Because the CAT format for the GMAT exam is relatively new or most people, too many people incorrectly believe certain things about the exam. Let’s break it apart.
Myth #1: It is more important to answer correctly than to finish the test.
GMATPill: There is a SEVERE penalty for not completing the GMAT. Unlike the SAT where you have the option of leaving a question blank, the GMAT grades every question. If you don’t finish the exam, your score is greatly reduced. Failing to answer 5 questions on verbal can reduce your score from the 91st percentile to the 77th percentile. Depending on where you are on the curve, you can expect to drop roughly 15 percentage points for not finishing the last 5 questions. That’s a STEEP drop. Make sure you finish the test!
Myth #2: The first 10 questions dictate which level of difficulty you will be in for the rest of the test and will therefore dictate what scores you can reach.
GMATPill: While it is true that the CAT algorithm uses the first set of questions to obtain an estimate of your ability, the algorithm does self-correct based on each question that is answered. Your end score is based on ALL your questions and is not weighted unfairly to the first few questions. You should not be spending an unnecessary amount of time on the first 10 questions at the expense of the rest of the test.
Myth #3: Getting an easy question means you just got the last one wrong.
GMATPill: Another dangerous myth. Remember there are a few experimental questions on each test that can be in any level of difficulty. Getting an easy question in the middle of the test can mean you got an experimental question. Or perhaps what YOU think is an “easy” question is actually categorized as a “medium” question by the GMAT. At the end of the day, you really should not waste your time assessing the level of difficulty of a question. What you should be focused on is answering each question efficiently and moving on to the next.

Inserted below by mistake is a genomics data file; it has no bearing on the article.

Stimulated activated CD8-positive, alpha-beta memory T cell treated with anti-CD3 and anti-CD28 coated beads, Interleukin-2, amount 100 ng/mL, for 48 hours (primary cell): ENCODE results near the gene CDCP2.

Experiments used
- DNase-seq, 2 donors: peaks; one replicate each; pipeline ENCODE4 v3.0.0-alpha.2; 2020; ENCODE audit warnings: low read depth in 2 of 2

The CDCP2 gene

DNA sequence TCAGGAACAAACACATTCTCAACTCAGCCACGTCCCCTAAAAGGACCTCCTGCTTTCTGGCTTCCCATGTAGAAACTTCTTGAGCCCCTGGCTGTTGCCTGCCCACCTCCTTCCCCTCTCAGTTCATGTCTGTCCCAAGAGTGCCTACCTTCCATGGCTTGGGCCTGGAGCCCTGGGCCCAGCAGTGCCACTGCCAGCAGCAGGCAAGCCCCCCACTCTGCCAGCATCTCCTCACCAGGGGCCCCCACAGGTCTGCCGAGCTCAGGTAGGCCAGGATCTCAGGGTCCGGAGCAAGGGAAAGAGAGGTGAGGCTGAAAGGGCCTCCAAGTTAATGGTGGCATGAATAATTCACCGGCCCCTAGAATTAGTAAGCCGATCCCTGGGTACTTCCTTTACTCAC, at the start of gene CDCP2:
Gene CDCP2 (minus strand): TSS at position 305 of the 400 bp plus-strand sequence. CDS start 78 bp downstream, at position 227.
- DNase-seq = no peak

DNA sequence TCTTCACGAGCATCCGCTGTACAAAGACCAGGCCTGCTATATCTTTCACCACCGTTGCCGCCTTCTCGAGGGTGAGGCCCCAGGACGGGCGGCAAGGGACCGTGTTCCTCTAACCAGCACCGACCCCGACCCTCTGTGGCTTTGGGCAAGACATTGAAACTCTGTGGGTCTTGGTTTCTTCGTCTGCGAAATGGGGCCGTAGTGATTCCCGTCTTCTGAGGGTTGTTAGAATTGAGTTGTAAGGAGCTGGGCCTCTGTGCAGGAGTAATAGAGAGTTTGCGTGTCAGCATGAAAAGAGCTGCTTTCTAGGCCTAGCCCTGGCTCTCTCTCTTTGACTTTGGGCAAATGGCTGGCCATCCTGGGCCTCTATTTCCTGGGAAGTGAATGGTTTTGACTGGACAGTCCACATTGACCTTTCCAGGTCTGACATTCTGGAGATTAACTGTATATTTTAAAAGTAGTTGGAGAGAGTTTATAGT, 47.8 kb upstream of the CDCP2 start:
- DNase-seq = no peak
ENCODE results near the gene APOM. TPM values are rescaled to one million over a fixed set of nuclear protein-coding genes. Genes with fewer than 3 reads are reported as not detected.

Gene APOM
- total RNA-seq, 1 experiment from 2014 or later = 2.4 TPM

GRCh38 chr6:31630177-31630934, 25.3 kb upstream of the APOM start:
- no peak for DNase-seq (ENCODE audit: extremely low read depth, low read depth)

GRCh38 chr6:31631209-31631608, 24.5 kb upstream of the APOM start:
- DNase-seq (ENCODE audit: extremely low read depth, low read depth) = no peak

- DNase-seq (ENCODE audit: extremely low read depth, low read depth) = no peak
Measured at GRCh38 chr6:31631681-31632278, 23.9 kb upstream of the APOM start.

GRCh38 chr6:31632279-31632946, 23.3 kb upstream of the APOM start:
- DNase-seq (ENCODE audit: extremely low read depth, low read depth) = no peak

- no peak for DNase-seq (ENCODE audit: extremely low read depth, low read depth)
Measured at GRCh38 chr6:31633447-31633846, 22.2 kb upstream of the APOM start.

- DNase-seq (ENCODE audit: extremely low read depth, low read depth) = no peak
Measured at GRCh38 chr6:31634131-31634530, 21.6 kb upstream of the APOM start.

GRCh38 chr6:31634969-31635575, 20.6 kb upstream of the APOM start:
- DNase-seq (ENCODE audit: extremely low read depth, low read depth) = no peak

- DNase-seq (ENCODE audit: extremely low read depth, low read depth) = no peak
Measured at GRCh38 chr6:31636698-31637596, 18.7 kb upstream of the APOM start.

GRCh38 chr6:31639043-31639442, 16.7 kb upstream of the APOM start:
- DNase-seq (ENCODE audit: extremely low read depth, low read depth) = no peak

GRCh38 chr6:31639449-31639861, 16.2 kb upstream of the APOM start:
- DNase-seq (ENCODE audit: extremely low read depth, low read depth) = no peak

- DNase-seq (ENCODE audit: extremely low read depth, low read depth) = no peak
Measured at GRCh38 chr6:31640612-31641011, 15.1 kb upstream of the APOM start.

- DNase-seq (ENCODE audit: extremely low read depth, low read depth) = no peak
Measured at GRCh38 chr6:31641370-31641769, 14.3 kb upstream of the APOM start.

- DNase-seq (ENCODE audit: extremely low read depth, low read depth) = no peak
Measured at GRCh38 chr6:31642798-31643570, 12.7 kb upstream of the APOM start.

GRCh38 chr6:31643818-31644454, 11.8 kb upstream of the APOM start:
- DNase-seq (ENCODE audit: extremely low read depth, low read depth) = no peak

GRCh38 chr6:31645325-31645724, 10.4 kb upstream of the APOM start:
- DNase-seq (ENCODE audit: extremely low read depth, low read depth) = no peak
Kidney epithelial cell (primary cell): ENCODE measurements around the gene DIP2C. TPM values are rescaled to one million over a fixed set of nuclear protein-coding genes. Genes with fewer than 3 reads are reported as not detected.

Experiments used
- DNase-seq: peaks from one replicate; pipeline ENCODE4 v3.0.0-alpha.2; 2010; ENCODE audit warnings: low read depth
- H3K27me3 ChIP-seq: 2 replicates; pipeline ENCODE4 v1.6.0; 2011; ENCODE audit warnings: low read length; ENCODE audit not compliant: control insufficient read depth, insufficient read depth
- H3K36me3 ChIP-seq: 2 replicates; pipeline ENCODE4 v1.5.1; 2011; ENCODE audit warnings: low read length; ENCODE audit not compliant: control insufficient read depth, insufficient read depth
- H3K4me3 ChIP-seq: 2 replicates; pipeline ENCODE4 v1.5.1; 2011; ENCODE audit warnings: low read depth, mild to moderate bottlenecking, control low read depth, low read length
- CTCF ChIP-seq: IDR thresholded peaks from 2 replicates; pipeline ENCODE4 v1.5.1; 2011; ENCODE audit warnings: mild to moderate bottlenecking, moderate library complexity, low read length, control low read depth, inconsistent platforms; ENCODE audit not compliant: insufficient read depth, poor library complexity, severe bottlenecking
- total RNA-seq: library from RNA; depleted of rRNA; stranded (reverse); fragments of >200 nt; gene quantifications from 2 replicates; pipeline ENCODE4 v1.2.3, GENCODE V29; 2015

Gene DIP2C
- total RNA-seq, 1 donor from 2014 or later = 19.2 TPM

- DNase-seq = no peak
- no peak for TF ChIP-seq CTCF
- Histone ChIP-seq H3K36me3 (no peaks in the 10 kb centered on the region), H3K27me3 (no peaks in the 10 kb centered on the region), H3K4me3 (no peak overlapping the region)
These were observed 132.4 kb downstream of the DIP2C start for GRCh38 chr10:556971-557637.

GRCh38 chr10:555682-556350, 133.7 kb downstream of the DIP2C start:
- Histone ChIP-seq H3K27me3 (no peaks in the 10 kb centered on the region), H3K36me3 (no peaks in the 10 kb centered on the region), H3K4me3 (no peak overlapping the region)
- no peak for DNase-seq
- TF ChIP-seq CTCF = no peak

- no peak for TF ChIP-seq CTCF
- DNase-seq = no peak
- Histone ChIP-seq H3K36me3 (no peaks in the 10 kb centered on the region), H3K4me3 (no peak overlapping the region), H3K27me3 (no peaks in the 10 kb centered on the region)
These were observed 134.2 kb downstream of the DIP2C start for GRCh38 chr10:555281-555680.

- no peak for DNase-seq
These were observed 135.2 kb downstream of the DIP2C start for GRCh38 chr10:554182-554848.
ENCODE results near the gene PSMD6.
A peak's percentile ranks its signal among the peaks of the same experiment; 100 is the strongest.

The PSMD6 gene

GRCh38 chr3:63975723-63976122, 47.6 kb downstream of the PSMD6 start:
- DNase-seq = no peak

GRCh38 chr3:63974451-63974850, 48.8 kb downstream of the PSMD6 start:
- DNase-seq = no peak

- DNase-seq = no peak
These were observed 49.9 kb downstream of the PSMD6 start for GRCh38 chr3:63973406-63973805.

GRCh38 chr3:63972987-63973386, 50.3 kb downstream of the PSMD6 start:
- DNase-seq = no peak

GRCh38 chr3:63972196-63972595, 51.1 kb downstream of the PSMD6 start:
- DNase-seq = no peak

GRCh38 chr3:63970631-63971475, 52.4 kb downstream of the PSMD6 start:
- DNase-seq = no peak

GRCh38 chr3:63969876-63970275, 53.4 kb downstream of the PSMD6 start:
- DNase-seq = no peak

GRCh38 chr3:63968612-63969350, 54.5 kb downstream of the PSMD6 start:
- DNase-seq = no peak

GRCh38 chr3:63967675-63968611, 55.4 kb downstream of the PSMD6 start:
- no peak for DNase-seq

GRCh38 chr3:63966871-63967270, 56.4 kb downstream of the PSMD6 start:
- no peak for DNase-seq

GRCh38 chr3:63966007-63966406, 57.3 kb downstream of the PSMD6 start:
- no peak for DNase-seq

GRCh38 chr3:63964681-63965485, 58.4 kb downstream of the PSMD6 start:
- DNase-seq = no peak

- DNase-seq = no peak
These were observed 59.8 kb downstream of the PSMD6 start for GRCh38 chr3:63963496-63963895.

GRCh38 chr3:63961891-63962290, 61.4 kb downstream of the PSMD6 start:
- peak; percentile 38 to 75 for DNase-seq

Myth #4: You need to think through every single question.
GMATPill: Remember there is a HUGE penalty for not finishing the exam–roughly 15 percentage points for not answering the last 5 questions. You MUST answer every question–but that doesn’t mean you have to think through every single one. If you come across a very difficult question that you think will take you 4 or 5 minutes, you should probably narrow it down as best you can within 2 minutes and then guess. Don’t waste another 3 minutes if you don’t think you can answer the question correctly. In this case, it is better to guess and move on than to risk not finishing the test.